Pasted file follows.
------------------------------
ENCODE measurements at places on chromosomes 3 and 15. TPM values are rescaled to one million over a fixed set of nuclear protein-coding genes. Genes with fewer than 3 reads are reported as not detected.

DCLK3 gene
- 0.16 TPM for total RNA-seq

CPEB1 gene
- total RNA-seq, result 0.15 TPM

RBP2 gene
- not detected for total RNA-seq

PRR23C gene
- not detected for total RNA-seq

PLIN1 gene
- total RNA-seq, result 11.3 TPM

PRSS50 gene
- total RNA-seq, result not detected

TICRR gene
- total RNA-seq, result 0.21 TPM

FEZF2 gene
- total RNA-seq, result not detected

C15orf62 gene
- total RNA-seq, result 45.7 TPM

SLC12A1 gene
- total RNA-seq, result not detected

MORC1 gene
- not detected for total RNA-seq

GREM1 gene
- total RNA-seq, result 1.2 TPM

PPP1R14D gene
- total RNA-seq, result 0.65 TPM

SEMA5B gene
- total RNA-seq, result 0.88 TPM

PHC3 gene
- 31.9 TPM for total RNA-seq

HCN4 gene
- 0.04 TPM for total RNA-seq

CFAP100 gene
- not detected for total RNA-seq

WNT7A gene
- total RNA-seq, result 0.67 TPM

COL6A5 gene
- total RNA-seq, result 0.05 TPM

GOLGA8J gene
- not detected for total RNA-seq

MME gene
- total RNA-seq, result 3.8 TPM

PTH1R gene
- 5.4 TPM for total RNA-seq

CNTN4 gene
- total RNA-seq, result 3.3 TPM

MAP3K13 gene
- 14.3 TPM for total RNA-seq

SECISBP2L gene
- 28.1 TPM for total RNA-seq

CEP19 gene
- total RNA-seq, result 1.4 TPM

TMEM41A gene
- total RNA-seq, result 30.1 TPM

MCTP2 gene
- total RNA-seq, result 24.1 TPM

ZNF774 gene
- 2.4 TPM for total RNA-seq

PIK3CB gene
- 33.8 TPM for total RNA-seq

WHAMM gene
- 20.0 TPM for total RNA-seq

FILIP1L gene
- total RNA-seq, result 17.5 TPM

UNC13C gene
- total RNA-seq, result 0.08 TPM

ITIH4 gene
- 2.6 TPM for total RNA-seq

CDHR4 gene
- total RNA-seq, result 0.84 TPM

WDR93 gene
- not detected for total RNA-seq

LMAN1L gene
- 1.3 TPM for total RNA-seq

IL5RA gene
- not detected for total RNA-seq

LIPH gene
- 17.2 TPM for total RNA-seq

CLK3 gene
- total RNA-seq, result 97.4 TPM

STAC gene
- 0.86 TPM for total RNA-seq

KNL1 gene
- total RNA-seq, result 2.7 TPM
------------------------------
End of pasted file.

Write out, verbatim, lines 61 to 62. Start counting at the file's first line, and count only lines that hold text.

- 33.8 TPM for total RNA-seq

WHAMM gene